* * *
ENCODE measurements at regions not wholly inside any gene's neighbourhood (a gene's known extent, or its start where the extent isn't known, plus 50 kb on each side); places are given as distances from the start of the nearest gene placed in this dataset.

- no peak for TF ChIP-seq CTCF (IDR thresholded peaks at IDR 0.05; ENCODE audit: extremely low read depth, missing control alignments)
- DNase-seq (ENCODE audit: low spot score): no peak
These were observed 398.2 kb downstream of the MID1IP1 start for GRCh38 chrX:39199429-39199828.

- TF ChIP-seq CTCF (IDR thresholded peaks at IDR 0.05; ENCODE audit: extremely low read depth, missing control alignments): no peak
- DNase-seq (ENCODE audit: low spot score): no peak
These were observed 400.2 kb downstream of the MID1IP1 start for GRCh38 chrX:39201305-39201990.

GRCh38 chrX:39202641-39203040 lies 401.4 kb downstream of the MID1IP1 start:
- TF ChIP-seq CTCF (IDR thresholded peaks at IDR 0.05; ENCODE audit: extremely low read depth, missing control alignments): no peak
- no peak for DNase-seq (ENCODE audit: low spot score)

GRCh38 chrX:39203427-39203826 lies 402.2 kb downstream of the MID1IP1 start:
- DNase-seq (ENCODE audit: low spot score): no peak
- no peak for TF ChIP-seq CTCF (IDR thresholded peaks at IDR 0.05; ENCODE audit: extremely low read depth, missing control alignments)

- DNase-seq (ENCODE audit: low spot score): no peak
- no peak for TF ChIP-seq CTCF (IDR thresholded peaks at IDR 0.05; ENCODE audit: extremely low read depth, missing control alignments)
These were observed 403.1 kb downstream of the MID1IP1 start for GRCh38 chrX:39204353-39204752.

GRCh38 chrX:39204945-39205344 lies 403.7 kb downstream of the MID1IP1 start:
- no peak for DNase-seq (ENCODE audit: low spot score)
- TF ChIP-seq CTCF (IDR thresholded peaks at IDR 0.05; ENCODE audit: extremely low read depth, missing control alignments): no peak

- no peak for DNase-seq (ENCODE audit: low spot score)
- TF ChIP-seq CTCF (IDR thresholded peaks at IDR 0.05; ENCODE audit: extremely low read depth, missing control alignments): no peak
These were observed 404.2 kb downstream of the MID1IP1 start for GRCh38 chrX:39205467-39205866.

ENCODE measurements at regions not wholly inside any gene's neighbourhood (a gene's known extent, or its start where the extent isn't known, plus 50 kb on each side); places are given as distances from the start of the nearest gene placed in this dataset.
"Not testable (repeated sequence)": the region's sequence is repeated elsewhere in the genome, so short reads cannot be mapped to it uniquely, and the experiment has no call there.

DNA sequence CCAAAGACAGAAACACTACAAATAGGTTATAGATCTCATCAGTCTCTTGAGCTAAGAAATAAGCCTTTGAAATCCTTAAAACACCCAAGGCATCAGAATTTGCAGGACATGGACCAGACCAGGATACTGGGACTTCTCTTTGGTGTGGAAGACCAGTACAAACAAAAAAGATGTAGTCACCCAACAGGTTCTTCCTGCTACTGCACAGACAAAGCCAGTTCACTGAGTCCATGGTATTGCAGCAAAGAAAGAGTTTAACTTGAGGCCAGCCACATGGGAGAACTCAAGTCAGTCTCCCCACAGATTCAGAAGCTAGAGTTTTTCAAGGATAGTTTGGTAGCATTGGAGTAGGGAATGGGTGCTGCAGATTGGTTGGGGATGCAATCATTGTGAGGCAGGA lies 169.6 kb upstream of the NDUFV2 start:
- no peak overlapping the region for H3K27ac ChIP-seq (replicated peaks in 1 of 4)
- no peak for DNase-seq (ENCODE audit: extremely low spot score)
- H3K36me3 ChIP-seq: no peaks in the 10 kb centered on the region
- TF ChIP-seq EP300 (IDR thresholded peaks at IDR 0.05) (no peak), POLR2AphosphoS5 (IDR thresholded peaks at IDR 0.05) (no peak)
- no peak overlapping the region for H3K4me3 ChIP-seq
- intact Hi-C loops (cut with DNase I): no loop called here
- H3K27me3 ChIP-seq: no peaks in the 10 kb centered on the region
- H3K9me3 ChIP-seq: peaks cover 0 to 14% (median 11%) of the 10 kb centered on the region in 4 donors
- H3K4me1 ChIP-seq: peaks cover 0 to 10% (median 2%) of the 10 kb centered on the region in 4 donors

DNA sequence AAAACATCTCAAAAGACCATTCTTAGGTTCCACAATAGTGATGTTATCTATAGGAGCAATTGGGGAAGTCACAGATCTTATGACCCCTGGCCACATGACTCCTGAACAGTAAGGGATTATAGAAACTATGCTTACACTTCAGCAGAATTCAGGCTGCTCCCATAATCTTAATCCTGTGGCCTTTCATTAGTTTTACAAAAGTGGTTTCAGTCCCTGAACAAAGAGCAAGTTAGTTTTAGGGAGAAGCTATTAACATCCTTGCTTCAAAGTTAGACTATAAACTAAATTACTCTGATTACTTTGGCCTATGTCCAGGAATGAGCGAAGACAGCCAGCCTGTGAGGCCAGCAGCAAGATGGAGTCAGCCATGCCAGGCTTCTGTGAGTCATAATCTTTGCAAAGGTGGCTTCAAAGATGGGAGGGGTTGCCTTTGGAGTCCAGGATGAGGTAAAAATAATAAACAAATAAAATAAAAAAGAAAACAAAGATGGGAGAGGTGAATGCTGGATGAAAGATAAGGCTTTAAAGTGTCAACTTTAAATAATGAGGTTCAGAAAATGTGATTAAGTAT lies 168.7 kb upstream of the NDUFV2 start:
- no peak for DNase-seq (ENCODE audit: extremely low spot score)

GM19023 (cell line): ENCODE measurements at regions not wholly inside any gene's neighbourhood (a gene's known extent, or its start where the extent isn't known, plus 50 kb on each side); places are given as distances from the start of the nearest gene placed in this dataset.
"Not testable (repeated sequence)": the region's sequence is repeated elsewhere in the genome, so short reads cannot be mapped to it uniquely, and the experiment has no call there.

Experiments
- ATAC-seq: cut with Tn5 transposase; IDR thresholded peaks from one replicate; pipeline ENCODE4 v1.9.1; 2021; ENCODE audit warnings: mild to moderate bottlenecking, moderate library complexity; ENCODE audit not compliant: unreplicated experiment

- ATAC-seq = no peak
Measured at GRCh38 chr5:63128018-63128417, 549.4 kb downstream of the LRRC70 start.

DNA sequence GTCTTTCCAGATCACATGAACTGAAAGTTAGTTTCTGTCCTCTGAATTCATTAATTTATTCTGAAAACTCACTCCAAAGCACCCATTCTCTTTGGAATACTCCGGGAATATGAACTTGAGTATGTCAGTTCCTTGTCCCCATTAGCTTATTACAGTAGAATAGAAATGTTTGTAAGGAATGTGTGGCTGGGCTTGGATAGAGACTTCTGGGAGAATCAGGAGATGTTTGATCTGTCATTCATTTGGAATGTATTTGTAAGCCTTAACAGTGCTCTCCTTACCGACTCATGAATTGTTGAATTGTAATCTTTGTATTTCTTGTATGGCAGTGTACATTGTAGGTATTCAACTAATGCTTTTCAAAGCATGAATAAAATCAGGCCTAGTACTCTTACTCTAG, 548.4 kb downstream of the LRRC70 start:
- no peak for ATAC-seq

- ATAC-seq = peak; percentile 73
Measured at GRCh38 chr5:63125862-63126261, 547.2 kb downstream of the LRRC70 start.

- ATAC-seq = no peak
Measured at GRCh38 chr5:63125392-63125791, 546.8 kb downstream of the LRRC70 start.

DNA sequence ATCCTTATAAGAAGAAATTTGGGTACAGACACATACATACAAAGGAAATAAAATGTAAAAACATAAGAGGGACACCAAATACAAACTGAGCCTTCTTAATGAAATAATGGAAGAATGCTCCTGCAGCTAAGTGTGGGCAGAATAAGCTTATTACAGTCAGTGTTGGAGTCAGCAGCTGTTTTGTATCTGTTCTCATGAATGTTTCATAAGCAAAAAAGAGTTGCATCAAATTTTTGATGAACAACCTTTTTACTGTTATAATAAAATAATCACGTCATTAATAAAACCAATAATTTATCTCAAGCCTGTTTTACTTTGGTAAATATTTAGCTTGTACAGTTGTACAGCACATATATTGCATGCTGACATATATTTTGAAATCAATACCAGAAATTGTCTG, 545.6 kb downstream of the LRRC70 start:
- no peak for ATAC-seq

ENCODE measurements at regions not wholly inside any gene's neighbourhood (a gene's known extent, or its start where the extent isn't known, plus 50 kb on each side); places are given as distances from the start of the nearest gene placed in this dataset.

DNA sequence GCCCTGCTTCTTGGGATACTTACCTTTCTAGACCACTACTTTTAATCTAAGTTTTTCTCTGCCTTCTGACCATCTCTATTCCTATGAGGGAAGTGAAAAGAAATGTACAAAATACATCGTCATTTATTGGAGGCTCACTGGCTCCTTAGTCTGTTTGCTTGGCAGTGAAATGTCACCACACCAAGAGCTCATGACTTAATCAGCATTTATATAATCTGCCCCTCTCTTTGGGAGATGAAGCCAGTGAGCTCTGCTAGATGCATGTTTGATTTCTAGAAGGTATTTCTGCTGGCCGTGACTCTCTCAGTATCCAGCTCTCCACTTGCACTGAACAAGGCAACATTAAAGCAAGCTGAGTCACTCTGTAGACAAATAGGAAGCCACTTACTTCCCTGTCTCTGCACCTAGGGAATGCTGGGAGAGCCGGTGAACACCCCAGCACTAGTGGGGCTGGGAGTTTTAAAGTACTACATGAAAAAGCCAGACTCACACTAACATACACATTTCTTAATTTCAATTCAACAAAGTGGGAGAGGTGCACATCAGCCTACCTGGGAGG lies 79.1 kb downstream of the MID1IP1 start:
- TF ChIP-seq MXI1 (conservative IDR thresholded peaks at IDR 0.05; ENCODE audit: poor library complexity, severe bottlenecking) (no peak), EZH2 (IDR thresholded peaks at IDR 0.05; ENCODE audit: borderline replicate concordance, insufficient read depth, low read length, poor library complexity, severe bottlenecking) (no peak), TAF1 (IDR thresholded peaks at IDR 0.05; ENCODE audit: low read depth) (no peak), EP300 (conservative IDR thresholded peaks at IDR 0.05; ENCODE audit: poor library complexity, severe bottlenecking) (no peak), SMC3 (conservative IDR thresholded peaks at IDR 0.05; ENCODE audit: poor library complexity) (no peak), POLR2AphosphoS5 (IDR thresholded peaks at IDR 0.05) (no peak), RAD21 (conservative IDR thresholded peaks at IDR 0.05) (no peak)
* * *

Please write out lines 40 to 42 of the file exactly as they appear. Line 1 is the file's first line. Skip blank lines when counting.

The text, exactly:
- ATAC-seq: cut with Tn5 transposase; IDR thresholded peaks from one replicate; pipeline ENCODE4 v1.9.1; 2021; ENCODE audit warnings: mild to moderate bottlenecking, moderate library complexity; ENCODE audit not compliant: unreplicated experiment

- ATAC-seq = no peak
Measured at GRCh38 chr5:63128018-63128417, 549.4 kb downstream of the LRRC70 start.